The main characters of the novels are different. K. is a rather ridiculous petty clerk who never learns what is happening to him. Meursault determines his own destiny, narrates his story and understands his trial. Yet the mood and themes of both novels are similar. Joseph K.’s crime is secret, Meursault’s murder is public.  K. resists the law, Meursault submits to it. K., terrified and miserable in a hostile Central European city, rushes frantically through dark streets and constricted corridors. Meursault, sensual and insouciant, feels content and at ease in the bright sea and brilliant light of the Mediterranean coast – until the sun becomes fierce and hostile. K. is cerebral and talkative, Meursault instinctive and laconic. K. tries to conform to society’s expectations, Meursault refuses to do so. K.’s enemy is the elusive Court, Meursault’s enemy is the hostile Arab. K. has frustrating relations with several women, Meursault gets sexual pleasure from the attractive and obliging Marie. K. roams freely and his punishment is mental. Meursault is imprisoned and his punishment is physical when he’s finally locked in a cell with no fellow prisoners or cigarettes. K.’s courtroom trial never begins, Meursault’s ends quickly. In the end, K. is degraded, Meursault feels less lonely and even happy. The indifference of the universe matches his own mood. He’s gained new insight, feels personally liberated and intellectually free, and accepts his fate with all its absurdity.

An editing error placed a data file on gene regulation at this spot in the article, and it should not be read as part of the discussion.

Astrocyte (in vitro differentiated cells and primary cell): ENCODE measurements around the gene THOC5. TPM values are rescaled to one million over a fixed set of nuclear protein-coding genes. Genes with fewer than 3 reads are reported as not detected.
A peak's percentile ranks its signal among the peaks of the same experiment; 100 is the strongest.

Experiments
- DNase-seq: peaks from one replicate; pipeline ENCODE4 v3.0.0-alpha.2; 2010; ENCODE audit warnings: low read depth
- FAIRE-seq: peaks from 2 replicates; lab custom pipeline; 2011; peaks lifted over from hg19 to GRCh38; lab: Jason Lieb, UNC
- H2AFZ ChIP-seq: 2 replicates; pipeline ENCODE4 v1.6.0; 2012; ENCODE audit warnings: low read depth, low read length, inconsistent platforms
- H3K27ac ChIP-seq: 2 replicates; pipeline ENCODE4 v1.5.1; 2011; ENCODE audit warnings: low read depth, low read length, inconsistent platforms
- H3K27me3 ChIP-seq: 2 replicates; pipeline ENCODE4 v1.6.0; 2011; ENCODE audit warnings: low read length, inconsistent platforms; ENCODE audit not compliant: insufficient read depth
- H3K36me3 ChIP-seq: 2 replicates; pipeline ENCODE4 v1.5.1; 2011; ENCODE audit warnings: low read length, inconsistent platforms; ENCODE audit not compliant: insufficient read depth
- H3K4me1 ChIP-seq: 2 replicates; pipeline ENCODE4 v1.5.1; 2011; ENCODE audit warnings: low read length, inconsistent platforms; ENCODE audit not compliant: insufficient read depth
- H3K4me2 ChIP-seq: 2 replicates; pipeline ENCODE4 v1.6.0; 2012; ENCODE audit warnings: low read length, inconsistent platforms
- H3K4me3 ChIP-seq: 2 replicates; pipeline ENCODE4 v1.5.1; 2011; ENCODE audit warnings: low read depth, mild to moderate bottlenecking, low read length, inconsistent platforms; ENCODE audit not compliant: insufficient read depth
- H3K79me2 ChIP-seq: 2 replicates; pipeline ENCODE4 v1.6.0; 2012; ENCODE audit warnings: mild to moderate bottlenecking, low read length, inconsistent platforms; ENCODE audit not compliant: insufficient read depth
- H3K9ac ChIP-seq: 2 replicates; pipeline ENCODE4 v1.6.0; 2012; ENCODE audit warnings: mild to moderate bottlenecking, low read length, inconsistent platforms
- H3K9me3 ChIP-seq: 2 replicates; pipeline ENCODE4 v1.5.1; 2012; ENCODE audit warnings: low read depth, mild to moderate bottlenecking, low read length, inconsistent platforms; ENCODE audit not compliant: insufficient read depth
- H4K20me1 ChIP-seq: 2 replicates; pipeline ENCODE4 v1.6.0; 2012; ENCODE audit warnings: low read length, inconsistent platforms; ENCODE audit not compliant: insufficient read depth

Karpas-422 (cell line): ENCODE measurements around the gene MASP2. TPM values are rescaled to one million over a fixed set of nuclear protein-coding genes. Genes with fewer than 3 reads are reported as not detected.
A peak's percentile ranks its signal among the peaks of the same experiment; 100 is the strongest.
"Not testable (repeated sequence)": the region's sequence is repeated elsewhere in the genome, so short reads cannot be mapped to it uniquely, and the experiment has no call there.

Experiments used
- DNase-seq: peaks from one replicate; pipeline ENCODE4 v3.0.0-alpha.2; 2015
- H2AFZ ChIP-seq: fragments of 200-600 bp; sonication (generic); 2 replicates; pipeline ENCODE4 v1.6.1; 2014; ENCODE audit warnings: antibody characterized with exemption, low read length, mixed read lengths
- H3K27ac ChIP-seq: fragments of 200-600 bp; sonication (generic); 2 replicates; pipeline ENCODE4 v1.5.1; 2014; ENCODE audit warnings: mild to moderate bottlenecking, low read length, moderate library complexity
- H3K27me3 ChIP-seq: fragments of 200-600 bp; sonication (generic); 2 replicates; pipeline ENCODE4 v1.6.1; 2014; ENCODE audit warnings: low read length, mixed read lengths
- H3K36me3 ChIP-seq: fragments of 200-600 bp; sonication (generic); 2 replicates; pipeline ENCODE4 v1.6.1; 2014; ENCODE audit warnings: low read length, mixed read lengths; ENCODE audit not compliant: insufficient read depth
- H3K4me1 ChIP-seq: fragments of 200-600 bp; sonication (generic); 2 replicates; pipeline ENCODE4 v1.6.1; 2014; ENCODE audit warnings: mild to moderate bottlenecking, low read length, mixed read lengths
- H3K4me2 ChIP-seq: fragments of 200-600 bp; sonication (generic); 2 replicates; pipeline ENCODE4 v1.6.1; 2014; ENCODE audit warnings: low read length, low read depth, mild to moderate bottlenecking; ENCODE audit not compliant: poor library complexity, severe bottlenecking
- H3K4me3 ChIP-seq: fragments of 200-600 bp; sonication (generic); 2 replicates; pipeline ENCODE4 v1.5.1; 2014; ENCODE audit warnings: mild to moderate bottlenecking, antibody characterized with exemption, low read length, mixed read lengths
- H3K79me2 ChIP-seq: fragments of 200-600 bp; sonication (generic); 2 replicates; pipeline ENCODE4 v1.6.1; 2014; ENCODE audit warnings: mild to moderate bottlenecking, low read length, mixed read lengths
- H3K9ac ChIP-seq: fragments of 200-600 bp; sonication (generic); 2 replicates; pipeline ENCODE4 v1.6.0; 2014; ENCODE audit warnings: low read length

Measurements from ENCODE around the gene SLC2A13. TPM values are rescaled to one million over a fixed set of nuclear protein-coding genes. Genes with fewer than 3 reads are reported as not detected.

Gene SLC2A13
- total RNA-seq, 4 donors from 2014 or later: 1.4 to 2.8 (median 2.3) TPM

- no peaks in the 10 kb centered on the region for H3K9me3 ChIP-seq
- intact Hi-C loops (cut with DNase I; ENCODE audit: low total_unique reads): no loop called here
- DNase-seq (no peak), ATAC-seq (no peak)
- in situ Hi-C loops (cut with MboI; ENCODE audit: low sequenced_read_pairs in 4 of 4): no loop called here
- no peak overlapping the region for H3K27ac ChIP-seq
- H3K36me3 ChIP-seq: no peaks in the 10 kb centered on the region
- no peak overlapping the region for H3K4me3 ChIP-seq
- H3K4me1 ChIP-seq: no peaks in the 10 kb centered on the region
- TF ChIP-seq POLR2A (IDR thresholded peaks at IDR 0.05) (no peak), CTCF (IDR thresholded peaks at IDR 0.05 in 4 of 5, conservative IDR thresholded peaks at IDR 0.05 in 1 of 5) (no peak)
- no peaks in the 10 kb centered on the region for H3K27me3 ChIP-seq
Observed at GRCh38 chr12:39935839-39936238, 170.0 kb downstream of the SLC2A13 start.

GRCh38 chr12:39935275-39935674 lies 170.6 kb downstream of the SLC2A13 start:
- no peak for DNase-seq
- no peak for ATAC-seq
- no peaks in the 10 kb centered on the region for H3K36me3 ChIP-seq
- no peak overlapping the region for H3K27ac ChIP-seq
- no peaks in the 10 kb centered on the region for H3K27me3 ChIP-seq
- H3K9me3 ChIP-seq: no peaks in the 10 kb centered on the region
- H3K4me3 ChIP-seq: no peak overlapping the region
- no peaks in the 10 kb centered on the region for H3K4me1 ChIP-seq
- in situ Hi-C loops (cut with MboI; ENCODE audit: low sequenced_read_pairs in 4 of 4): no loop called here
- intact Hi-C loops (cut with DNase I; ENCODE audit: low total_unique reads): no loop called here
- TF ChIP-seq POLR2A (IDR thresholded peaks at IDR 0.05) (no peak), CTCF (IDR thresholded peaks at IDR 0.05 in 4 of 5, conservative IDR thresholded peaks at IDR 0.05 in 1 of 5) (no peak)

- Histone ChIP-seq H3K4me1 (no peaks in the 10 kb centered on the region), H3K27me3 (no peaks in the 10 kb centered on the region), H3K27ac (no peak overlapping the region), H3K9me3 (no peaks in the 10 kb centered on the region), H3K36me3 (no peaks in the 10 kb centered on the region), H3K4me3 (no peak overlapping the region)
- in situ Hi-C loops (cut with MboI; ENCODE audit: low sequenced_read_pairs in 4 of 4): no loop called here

Despite these differences, there are important parallels between The Trial and The Stranger, and Camus drew on many characteristics and ideas of K. when creating Meursault. As in The Trial, Meursault’s case is complex, and he must have a lawyer who understands the arcane and bewildering Code. But the lawyers in both novels are hopelessly ineffectual. The court makes no attempt to elicit the true facts, no one understands the testimony of the favourable witnesses and Meursault is accused of being a criminal at heart. The Magistrate focuses more on the obscure motives of the criminal than on the crime and declares, ‘What really interests me is—you!’ But Meursault, like K., does not see himself as a criminal and continues to think like a free man. When he naively tells the magistrate that ‘Mother’s death had no connection with the charge against me, he merely replied that this remark showed I’d never had any dealings with the law.’ Like K., Meursault has three specific but unhelpful judicial possibilities: ‘Murder of malice aforethought . . . Provocation . . . Extenuating circumstances.’  Most importantly, the fate of both characters is predestined: they have no chance of acquittal. The supremely indifferent Meursault does not even claim, especially after Raymond has been stabbed, that he felt threatened and acted in self-defence. So he is also irrevocably caught in a rat trap and cannot escape ‘from the implacable machinery of justice.’